The fact that the lens is converted to a 35mm lens wouldn't be relevant to me unless it was mounted to a FF sensor because the effective FOV on the C70 which is the camera being discussed is 50mm.

Then I just don't understand the problem here. It's like you want something that isn't physically possible. "with the 50mm equivalent DOF of F1.4 vs F1.0"... yes, because it's really a 35mm f/1.0. It's like you want the extra light but somehow also shallower DOF than you'd get on FF. That's not possible, because the two are inherently linked.

Like, the end result is exactly what you'd expect. You ARE getting the DOF of a F/1.0 lens. But not a 50/1.0.

And you seem to be missing the point of it being 35mm. A 35mm f/1.0 on FF has the same DOF (from the same position) as a 50/1.4 on full frame. With it being on the C70, it returns to a 50/1.4 (in DOF terms), which is exactly what the lens is. The speedbooster can't give you anything more than the lens is capable of natively.

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1 minute ago, M_Williams said:

Then I just don't understand the problem here. It's like you want something that isn't physically possible. "with the 50mm equivalent DOF of F1.4 vs F1.0"... yes, because it's really a 35mm f/1.0. It's like you want the extra light but somehow also shallower DOF than you'd get on FF. That's not possible, because the two are inherently linked.

Like, the end result is exactly what you'd expect. You ARE getting the DOF of a F/1.0 lens. But not a 50/1.0.

No it really seems like you just didn't understand my post at all....I never said that it was a problem, nor did I say I was expecting something different, if you reread my post all I did was mention that to me, mounting a 50mm lens on a camera and cranking it wide open to F1.0 but getting a F1.4 focal plane is what I consider "quirky" aka not typical.....in other words using a speedbooster in general is not something that I am used to but it is what is needed on the C70 if you want a FF FOV....that literally was all that statement meant.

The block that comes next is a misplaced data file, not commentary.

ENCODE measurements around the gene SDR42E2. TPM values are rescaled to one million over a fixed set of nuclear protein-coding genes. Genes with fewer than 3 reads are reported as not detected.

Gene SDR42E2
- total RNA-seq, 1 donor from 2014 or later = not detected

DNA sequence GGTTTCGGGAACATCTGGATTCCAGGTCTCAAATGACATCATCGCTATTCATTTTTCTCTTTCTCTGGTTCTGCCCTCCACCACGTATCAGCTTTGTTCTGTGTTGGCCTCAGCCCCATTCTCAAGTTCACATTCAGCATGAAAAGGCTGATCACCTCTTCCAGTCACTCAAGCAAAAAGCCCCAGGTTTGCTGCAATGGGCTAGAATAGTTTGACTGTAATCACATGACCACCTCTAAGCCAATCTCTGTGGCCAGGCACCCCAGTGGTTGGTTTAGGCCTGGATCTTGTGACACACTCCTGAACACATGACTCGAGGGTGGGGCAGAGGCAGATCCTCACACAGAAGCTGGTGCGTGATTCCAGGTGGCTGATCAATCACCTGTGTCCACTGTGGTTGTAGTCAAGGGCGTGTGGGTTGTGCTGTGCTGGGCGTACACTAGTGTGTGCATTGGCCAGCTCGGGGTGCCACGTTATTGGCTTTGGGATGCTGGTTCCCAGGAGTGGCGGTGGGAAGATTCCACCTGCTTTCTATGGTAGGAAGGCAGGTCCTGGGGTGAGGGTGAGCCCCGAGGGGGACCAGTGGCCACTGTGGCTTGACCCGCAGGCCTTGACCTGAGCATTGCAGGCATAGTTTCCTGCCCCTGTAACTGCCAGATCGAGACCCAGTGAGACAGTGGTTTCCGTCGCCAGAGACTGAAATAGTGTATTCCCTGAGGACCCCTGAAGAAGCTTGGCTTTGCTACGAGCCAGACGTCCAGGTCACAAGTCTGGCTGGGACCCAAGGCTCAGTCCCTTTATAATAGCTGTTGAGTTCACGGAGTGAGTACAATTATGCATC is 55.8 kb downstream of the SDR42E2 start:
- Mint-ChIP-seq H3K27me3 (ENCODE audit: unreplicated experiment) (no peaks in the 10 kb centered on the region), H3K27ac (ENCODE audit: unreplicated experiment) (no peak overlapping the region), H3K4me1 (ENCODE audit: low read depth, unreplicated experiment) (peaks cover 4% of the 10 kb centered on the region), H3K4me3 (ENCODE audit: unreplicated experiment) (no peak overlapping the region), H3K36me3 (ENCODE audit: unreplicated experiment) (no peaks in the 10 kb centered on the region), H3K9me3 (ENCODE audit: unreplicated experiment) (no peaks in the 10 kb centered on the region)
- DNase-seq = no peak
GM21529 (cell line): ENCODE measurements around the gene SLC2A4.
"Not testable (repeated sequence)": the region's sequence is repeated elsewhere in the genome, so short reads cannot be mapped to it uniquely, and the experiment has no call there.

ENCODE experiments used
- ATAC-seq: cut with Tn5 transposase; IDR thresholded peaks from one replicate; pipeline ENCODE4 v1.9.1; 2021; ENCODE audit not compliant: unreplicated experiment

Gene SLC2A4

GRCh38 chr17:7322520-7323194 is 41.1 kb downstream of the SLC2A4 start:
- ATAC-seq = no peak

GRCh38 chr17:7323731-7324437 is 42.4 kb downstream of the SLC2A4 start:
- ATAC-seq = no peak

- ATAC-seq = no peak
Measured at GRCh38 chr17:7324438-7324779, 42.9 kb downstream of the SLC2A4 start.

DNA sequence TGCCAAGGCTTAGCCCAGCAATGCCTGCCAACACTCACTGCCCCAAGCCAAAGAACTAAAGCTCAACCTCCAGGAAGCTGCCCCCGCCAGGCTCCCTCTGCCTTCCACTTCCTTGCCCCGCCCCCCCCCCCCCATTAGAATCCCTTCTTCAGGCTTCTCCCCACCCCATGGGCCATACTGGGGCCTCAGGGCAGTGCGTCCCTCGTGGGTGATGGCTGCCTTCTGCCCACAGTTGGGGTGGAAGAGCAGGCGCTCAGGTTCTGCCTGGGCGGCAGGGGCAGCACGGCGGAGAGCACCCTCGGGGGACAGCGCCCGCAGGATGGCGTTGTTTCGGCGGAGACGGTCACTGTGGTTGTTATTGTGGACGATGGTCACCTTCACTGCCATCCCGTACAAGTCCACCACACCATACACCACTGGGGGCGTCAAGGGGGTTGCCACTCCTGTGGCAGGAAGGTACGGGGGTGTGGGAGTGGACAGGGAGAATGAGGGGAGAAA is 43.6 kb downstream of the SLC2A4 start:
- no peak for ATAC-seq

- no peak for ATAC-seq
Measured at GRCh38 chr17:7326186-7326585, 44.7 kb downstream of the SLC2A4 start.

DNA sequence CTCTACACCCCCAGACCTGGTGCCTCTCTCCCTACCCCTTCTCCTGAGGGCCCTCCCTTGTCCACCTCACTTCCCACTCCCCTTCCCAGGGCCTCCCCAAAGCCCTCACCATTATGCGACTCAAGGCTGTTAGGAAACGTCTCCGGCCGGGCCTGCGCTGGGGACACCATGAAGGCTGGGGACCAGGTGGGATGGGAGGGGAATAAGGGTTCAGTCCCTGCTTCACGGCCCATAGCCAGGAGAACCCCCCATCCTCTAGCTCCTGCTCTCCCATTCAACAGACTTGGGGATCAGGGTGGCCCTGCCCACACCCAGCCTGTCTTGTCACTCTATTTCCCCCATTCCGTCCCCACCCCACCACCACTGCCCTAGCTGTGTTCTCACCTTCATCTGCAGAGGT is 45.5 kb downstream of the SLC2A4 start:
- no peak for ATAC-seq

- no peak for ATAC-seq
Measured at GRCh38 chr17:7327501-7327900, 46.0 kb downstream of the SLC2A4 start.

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8 hours ago, herein2020 said:

No it really seems like you just didn't understand my post at all....I never said that it was a problem, nor did I say I was expecting something different, if you reread my post all I did was mention that to me, mounting a 50mm lens on a camera and cranking it wide open to F1.0 but getting a F1.4 focal plane is what I consider "quirky" aka not typical.....in other words using a speedbooster in general is not something that I am used to but it is what is needed on the C70 if you want a FF FOV....that literally was all that statement meant.

 

Ok fair enough. You said you found it "strange" which to me means "out of the ordinary" but I understand what you mean. It is quirky especially if you use a light meter like I still do.

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  • 3 weeks later...

I tested out the new C70 firmware today and shot in Cinema RAW LT at 30FPS. On a whim, I directed the RAW footage to record to my V30 card and it actually recorded fine.

I just shot a few seconds of footage to test out playback on my editing system and to see if my SD cards could handle it. I definitely think my 1TB SandDisk Extreme Pro cards are rock solid, it was almost comical seeing 411 min of recording time available when recording to the 1TB card in RAW LT.